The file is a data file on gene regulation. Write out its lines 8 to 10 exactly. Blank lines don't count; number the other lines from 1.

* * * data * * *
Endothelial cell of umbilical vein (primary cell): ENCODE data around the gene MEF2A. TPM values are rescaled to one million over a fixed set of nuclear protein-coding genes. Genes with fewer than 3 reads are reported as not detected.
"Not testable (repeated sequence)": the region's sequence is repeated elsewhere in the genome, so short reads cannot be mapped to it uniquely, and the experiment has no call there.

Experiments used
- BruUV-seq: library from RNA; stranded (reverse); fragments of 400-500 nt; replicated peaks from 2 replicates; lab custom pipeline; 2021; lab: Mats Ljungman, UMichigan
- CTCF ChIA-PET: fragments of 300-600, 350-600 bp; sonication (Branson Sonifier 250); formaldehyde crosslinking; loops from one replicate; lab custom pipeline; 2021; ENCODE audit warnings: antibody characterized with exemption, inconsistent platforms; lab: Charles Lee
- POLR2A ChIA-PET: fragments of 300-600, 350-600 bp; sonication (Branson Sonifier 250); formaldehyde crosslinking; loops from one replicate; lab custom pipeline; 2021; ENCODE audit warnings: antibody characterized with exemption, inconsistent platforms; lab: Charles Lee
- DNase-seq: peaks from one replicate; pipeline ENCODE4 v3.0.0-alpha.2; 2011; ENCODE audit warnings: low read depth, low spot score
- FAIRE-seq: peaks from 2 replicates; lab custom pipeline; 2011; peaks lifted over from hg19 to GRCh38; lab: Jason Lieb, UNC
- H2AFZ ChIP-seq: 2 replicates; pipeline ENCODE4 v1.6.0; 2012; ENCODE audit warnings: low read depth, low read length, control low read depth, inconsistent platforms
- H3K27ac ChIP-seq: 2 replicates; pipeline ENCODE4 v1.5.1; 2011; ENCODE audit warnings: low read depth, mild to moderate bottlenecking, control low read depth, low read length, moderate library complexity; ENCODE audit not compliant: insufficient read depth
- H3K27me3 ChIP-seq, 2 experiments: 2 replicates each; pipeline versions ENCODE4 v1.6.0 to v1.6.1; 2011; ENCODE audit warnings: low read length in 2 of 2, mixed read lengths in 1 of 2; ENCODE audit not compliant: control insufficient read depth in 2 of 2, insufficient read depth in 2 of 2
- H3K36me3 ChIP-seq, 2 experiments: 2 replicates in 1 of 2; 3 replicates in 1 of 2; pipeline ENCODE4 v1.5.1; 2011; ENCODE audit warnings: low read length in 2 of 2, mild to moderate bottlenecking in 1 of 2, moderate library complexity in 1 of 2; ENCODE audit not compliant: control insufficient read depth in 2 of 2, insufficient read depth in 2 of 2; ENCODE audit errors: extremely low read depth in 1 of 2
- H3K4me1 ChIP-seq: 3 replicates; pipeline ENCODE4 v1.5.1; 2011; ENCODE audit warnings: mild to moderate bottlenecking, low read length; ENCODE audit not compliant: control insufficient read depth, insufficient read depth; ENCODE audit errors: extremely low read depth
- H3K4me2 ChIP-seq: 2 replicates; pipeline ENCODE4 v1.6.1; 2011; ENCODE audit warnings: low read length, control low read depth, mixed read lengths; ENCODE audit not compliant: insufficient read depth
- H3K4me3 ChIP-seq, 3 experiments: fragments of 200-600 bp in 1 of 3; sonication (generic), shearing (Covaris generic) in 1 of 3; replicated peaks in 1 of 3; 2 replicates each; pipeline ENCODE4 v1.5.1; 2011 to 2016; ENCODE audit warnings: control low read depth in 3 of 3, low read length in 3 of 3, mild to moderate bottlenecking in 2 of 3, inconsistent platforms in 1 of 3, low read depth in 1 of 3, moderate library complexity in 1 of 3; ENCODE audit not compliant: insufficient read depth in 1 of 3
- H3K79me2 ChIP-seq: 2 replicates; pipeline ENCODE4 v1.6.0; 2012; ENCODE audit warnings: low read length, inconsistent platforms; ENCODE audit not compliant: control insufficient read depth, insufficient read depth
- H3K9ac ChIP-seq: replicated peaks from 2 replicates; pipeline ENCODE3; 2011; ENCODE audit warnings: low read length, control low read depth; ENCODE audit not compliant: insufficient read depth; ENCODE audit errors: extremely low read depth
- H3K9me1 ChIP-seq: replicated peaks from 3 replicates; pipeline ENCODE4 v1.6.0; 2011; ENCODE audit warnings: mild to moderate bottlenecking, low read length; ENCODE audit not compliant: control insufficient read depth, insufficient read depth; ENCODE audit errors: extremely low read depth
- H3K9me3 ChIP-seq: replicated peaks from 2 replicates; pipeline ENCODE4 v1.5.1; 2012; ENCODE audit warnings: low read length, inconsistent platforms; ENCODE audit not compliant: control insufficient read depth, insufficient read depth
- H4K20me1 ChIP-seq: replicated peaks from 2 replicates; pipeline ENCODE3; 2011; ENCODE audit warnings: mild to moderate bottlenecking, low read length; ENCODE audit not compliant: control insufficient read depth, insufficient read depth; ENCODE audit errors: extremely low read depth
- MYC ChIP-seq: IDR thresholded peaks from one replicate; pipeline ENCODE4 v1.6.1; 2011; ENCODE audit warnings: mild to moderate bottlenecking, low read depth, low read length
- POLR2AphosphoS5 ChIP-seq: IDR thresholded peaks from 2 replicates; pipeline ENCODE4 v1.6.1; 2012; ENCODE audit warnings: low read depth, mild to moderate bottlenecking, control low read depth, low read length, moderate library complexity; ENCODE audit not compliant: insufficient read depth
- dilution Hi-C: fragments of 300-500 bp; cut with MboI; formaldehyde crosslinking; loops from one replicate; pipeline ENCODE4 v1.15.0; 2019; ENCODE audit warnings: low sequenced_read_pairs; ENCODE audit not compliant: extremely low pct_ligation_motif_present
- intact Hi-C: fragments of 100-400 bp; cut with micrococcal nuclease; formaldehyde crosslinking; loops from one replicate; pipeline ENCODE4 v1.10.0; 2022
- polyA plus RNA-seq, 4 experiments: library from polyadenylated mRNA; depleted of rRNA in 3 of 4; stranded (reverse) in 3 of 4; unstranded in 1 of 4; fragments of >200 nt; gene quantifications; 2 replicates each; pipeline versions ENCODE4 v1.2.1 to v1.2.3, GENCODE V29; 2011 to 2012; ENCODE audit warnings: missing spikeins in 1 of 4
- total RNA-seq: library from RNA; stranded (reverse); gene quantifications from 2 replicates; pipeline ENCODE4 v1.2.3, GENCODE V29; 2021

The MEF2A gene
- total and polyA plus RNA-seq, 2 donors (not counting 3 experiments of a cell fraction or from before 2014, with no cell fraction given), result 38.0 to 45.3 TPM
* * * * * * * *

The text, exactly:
- FAIRE-seq: peaks from 2 replicates; lab custom pipeline; 2011; peaks lifted over from hg19 to GRCh38; lab: Jason Lieb, UNC
- H2AFZ ChIP-seq: 2 replicates; pipeline ENCODE4 v1.6.0; 2012; ENCODE audit warnings: low read depth, low read length, control low read depth, inconsistent platforms
- H3K27ac ChIP-seq: 2 replicates; pipeline ENCODE4 v1.5.1; 2011; ENCODE audit warnings: low read depth, mild to moderate bottlenecking, control low read depth, low read length, moderate library complexity; ENCODE audit not compliant: insufficient read depth